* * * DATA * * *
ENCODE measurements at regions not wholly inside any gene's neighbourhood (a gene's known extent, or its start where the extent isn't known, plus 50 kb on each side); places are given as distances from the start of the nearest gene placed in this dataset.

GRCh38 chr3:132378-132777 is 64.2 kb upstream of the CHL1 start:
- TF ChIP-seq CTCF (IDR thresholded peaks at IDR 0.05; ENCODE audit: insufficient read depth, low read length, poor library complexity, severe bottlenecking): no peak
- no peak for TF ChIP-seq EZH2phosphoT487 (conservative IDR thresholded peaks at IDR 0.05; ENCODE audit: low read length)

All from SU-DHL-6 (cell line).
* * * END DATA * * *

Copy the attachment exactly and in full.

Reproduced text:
ENCODE measurements at regions not wholly inside any gene's neighbourhood (a gene's known extent, or its start where the extent isn't known, plus 50 kb on each side); places are given as distances from the start of the nearest gene placed in this dataset.

GRCh38 chr3:132378-132777 is 64.2 kb upstream of the CHL1 start:
- TF ChIP-seq CTCF (IDR thresholded peaks at IDR 0.05; ENCODE audit: insufficient read depth, low read length, poor library complexity, severe bottlenecking): no peak
- no peak for TF ChIP-seq EZH2phosphoT487 (conservative IDR thresholded peaks at IDR 0.05; ENCODE audit: low read length)

All from SU-DHL-6 (cell line).